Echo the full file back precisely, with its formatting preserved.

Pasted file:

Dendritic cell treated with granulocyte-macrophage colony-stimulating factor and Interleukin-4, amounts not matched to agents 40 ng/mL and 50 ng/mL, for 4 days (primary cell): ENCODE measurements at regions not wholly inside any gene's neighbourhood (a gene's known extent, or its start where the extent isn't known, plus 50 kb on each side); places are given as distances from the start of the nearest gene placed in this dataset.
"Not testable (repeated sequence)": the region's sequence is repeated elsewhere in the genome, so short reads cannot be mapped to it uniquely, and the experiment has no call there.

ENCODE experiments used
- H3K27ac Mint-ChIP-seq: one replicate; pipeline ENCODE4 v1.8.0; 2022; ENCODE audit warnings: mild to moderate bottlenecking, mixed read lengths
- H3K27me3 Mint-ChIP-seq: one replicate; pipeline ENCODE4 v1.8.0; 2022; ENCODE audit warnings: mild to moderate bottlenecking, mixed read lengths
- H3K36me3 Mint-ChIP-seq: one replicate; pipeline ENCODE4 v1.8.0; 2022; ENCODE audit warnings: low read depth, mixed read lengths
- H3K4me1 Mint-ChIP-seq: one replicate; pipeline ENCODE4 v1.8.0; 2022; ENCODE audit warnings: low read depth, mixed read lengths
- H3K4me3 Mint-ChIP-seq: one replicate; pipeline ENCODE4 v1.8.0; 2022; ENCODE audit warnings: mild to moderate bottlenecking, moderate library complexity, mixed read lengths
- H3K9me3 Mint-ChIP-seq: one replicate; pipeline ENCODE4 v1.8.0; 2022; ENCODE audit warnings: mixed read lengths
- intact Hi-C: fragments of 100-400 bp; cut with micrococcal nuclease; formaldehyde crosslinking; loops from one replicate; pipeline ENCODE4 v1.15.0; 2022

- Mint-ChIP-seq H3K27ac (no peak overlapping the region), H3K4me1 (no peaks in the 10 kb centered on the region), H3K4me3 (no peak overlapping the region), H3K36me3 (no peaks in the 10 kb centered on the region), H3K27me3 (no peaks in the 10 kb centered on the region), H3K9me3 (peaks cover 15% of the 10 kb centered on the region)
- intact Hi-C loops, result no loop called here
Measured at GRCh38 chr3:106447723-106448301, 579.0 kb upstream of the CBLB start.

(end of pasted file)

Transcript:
Dendritic cell treated with granulocyte-macrophage colony-stimulating factor and Interleukin-4, amounts not matched to agents 40 ng/mL and 50 ng/mL, for 4 days (primary cell): ENCODE measurements at regions not wholly inside any gene's neighbourhood (a gene's known extent, or its start where the extent isn't known, plus 50 kb on each side); places are given as distances from the start of the nearest gene placed in this dataset.
"Not testable (repeated sequence)": the region's sequence is repeated elsewhere in the genome, so short reads cannot be mapped to it uniquely, and the experiment has no call there.

ENCODE experiments used
- H3K27ac Mint-ChIP-seq: one replicate; pipeline ENCODE4 v1.8.0; 2022; ENCODE audit warnings: mild to moderate bottlenecking, mixed read lengths
- H3K27me3 Mint-ChIP-seq: one replicate; pipeline ENCODE4 v1.8.0; 2022; ENCODE audit warnings: mild to moderate bottlenecking, mixed read lengths
- H3K36me3 Mint-ChIP-seq: one replicate; pipeline ENCODE4 v1.8.0; 2022; ENCODE audit warnings: low read depth, mixed read lengths
- H3K4me1 Mint-ChIP-seq: one replicate; pipeline ENCODE4 v1.8.0; 2022; ENCODE audit warnings: low read depth, mixed read lengths
- H3K4me3 Mint-ChIP-seq: one replicate; pipeline ENCODE4 v1.8.0; 2022; ENCODE audit warnings: mild to moderate bottlenecking, moderate library complexity, mixed read lengths
- H3K9me3 Mint-ChIP-seq: one replicate; pipeline ENCODE4 v1.8.0; 2022; ENCODE audit warnings: mixed read lengths
- intact Hi-C: fragments of 100-400 bp; cut with micrococcal nuclease; formaldehyde crosslinking; loops from one replicate; pipeline ENCODE4 v1.15.0; 2022

- Mint-ChIP-seq H3K27ac (no peak overlapping the region), H3K4me1 (no peaks in the 10 kb centered on the region), H3K4me3 (no peak overlapping the region), H3K36me3 (no peaks in the 10 kb centered on the region), H3K27me3 (no peaks in the 10 kb centered on the region), H3K9me3 (peaks cover 15% of the 10 kb centered on the region)
- intact Hi-C loops, result no loop called here
Measured at GRCh38 chr3:106447723-106448301, 579.0 kb upstream of the CBLB start.